It's not just the science of growing that presents an opportunity for new businesses. Kind Financial of Los Angeles, for example, is offering software that helps growers remain within the regulatory and financial constraints of the business.
“Every heavily regulated industry in the world, from pharmaceuticals to gambling to alcohol—the backbone of those industries is compliance,” said David Dinenberg, Kind’s founder and CEO. “It all comes down to compliance. As state governments brought forward laws for legalized and medicinal marijuana, we saw the need for robust compliance systems.”
Adherence to laws and regulations is particularly critical in the cannabis business.
“If you are in violation of state law, you are subject to federal prosecution and losing your license,” Dinenberg noted. “If you are in that position, the federal government views you the same as someone selling drugs on a street corner.”
The massive growth potential of the marijuana business is attracting considerable amounts of investment money. In 2016 so far, the cannabis market has seen 184 capital raises totaling $666.3 million, according to Viridian Capital Advisors, a cannabis industry strategic and financial advisory firm. The biotech and pharmaceutical segments lead all other segments of the market in terms of capital raised.
The technology segment of the cannabis business may be more attractive to investors who want to cash in on the burgeoning marijuana industry than enterprises directly involved in growing or selling the crop. One of the reasons is the Internal Revenue Service’s Section 280E rule, which prevents marijuana businesses from deducting their ordinary and necessary business expenses.
“I think there’s still very much of a feeling amongst a lot of capital folks that businesses that don’t touch the plant or that aren’t directly involved in having to be licensed are much more apt to receive equity and debt financing,” said Jonathan Teeters, director of government affairs at cannabis commerce firm Tradiv. “This is because we’re still in an environment where it’s federally illegal and we still have an issue with the banking. With 280E issues, companies can’t really capture all the potential savings and efficiencies that are on the table for smartly run companies. Until we fix those things, investors are going to look for companies in the conventional space, those that are making products that are qualified as not being cannabis that can capture all the financial incentives that can make a really profitable company and a good investment.”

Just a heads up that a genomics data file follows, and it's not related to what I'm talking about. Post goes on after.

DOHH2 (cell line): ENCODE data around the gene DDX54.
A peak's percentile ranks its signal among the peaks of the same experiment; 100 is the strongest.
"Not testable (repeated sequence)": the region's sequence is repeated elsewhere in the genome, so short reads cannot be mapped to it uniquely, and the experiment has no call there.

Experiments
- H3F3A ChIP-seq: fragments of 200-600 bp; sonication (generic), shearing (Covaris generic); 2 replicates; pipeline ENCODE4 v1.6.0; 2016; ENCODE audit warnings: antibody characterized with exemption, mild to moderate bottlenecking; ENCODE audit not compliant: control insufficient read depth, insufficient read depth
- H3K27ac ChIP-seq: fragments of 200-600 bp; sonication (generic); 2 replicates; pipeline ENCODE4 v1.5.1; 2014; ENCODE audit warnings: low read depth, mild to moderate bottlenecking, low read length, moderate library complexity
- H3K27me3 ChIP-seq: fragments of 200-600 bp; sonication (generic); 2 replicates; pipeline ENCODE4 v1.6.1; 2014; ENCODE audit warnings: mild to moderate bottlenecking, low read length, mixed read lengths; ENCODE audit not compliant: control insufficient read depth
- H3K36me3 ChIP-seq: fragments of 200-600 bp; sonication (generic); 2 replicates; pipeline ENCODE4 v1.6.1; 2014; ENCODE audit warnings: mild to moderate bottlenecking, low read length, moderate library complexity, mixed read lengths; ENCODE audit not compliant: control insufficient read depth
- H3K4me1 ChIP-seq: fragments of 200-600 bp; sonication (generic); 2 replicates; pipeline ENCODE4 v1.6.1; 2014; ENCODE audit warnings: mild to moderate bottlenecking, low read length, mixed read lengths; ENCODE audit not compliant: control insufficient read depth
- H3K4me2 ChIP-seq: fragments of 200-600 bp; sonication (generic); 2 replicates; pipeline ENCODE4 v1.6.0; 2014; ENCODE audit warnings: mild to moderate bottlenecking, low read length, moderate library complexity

A blooming opportunity
As the size of marijuana business explodes and the competition intensifies, so too will demand for technology and the funding to pay for it.
“Three years ago, when I started in the industry, a large grow was 20,000 square feet. Today a large grow is 400,000 square feet,” said Scott Greiper, president of Viridian. “You need capital for scale. You need to bring in lighting and HVAC and filtration systems. All these requirements for technology need capital.”
Agricultural technology companies represent one of major areas of capital investments in the marijuana business, Greiper observed.
“The third biggest area of investment is the ag tech companies that provide the lighting systems, the nutrient systems, the cooling systems and the water systems. This is because as the cultivation side grows, and requires more capital and bigger dollars, smarter money is coming in to fund that and is demanding that they employ advanced technologies."
As the revenue and the scale of the cannabis business expand, more technology and capital investment firms are expected to enter the market. As they do, it’s a good bet that events like the New West Summit will start to look more and more like other events in the Bay Area, with an increasingly corporate flavor and a focus on the bottom line.